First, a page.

• A 220 µF capacitor
• A 10 Ω Resistor
• A 2.2 kΩ resistor
• A 47 kΩ resistor
• A 1 kΩ resistor


Build the simple half-wave rectifier circuit shown in Figure 1 on the breadboard. The active gate drive circuit uses an operational amplifier (AD8541) to detect when the AC input waveform from the AWG output is above the output voltage Vout(in the positive direction), which in turn turns on the PMOS Transistor M1. This circuit provides active rectification for ac voltages as low as the minimum supply voltage of an op amp (2.7 V for the AD8541) or the gate threshold voltage of a PMOS device (1.5 V typical for the ZVP2110A). At lower input voltages, the MOSFET’s back gate to drain diode takes over, acting as a normal diode rectifier.

Figure 1. Active half-wave rectifier using a self-powered op amp

Figure 2. Active Half-Wave Rectifier Using a Self-Powered Op Amp Breadboard Circuit

When VINgreater than Voutthe op amp will turn on the PMOS transistor, with the following formula:

where (voltage referenced to ground):

VGATEis the voltage at the gate of M1.
VINFor AC input voltage.
Voutfor C1 and RLoutput voltage at .

The input and output voltages can be related to the PMOS drain-source voltage VDSand gate-source voltage VGSLinked together, the formula is as follows:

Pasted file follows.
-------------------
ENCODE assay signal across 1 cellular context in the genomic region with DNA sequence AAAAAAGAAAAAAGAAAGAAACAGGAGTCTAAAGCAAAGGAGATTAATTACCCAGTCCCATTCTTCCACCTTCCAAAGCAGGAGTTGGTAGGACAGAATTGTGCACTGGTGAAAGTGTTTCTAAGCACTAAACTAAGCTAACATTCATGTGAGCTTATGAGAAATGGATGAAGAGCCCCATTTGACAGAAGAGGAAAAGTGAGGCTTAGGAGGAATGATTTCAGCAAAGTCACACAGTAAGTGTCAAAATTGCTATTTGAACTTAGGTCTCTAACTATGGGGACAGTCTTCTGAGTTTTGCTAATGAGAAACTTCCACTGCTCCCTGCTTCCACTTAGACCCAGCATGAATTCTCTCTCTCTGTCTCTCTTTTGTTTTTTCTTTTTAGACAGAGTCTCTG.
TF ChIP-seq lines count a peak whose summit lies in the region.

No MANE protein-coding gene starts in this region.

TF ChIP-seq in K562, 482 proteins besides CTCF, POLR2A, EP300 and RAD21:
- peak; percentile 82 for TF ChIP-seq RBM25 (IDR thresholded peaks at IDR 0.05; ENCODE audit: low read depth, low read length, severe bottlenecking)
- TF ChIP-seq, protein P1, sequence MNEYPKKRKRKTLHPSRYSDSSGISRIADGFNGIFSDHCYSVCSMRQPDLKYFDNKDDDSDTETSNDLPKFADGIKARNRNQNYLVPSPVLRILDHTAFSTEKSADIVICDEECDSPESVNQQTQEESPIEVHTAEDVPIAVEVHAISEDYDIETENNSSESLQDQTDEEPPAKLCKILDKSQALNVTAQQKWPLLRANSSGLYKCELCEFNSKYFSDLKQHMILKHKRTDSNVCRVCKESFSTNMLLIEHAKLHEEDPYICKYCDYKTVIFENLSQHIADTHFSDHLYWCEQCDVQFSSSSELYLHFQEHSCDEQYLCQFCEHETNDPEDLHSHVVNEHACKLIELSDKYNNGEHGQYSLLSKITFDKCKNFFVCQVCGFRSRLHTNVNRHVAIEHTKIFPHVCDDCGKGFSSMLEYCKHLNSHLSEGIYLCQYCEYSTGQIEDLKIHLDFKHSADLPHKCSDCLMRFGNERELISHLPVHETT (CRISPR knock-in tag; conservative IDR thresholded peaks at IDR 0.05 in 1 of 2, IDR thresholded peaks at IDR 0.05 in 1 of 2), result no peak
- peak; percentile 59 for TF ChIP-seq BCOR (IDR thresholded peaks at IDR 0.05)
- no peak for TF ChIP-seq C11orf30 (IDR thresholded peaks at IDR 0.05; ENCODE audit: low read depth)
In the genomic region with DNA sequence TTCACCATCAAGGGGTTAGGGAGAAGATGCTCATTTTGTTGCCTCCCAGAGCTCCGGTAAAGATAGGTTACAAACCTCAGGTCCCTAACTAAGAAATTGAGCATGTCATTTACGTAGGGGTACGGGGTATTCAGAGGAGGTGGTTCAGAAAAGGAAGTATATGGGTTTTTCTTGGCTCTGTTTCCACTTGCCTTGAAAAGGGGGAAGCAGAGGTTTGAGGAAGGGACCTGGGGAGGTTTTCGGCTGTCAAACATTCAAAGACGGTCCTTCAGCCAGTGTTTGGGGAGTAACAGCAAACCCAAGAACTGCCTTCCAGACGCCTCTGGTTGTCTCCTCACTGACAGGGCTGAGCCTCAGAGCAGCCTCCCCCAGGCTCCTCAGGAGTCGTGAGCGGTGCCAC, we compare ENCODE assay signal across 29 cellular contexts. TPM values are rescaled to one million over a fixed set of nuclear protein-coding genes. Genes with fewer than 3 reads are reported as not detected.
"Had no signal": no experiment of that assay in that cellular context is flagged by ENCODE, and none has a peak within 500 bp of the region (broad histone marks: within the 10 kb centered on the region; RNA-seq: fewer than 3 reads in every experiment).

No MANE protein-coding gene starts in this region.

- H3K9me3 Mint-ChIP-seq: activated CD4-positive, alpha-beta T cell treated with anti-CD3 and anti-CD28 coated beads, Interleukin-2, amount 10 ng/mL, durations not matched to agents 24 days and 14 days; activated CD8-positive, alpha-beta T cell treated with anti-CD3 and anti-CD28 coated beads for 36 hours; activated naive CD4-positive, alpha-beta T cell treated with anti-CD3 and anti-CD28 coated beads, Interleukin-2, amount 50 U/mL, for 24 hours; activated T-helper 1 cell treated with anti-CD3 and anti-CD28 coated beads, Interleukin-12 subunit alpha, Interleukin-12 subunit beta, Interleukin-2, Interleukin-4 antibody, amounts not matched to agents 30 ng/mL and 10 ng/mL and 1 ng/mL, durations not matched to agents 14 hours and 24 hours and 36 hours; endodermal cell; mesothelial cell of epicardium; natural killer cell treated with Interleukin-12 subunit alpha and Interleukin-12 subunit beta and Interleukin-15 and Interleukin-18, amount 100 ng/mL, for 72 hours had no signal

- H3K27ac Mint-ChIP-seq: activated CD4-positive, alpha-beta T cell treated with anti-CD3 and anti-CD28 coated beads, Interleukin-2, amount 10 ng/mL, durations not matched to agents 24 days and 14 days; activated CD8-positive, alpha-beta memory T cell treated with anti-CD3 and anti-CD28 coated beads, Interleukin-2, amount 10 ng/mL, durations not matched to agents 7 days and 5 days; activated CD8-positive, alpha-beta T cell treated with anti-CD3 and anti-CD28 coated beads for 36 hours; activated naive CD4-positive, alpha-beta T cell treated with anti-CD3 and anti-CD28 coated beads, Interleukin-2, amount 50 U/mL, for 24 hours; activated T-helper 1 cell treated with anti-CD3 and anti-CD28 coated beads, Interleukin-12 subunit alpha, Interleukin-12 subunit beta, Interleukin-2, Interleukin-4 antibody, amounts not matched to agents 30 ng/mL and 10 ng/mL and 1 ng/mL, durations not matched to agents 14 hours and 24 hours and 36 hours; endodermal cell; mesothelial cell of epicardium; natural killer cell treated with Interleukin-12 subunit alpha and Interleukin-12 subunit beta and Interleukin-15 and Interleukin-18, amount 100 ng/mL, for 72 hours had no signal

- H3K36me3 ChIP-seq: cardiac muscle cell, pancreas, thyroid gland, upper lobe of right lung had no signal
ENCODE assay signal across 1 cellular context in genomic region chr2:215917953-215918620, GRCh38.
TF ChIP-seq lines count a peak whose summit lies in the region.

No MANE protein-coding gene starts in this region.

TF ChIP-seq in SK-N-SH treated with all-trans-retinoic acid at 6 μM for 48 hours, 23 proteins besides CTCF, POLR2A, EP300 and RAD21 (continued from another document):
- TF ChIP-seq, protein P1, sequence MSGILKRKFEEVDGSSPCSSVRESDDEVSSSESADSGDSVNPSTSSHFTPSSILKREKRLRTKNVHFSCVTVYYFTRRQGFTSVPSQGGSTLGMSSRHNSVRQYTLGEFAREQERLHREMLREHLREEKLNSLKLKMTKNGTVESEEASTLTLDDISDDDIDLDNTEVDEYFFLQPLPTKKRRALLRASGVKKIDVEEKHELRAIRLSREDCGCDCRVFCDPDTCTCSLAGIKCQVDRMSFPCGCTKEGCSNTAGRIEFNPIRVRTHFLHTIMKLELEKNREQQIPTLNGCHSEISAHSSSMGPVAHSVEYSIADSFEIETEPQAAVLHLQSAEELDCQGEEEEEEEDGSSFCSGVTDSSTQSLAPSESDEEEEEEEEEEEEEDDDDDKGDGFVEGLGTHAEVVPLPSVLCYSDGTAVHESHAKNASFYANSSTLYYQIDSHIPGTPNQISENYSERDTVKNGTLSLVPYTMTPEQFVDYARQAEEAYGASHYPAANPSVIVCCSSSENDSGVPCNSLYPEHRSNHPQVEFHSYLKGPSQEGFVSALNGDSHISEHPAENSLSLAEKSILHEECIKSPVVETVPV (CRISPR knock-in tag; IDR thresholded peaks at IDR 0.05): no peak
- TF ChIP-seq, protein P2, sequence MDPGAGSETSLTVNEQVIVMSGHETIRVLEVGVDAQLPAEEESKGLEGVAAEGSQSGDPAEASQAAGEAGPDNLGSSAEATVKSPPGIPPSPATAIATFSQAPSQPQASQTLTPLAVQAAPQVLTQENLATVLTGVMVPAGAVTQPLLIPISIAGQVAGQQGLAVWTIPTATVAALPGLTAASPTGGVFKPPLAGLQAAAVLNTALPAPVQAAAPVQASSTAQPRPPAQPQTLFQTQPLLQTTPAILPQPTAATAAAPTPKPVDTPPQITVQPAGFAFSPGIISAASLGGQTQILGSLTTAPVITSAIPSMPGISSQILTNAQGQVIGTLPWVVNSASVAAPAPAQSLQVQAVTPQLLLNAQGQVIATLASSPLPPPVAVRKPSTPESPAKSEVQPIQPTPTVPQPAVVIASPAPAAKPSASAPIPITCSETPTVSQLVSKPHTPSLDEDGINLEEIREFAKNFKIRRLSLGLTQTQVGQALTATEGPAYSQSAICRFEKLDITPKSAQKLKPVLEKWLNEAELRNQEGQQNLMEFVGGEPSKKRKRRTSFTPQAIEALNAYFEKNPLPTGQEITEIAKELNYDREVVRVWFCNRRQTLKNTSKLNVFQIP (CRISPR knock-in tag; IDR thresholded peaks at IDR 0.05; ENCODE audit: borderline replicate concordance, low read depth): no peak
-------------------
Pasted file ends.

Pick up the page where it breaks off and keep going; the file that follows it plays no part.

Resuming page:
Combining these equations gives the MOSFET gate drive as a function of drain-source voltage:

If the value of R2 is 21 times that of R1 (1 MΩ/47 kΩ), the drain-source voltage of M1 VDSA 75 mV drop across is sufficient to turn on a PMOS transistor with a threshold voltage of C1.5 V. The ratio of R2 to R1 can be larger to reduce the input-to-output voltage drop or to support transistors with higher threshold voltages.

The op amp is powered by output smoothing capacitor C1, so no additional power supply is required. There are certain requirements for the op amp chosen for this circuit. The amplifier must have rail-to-rail inputs and outputs without gain-phase inversion when operating near the supply rails. The bandwidth of the op amp limits the frequency response of the circuit. Low supply current op amps are often chosen for this application to improve efficiency, so bandwidth and slew rates are typically lower. At higher AC input frequencies (probably higher than 500 Hz), the gain of the amplifier will start to drop. The AD8541 single-supply CMOS op amp meets all of these requirements with a supply current as low as 45 µA.

hardware settings

The breadboard connections for an active half-wave rectifier using a self-powered op amp are shown in Figure 2.

program steps

AWG1 is connected to VIN, should be configured as a sine wave with an amplitude greater than 6 V peak-to-peak, zero offset, and a frequency of 100 Hz. The oscilloscope input is used to monitor various points around the circuit, such as VINVoutRSvoltage across, and through RSand M1 gate current.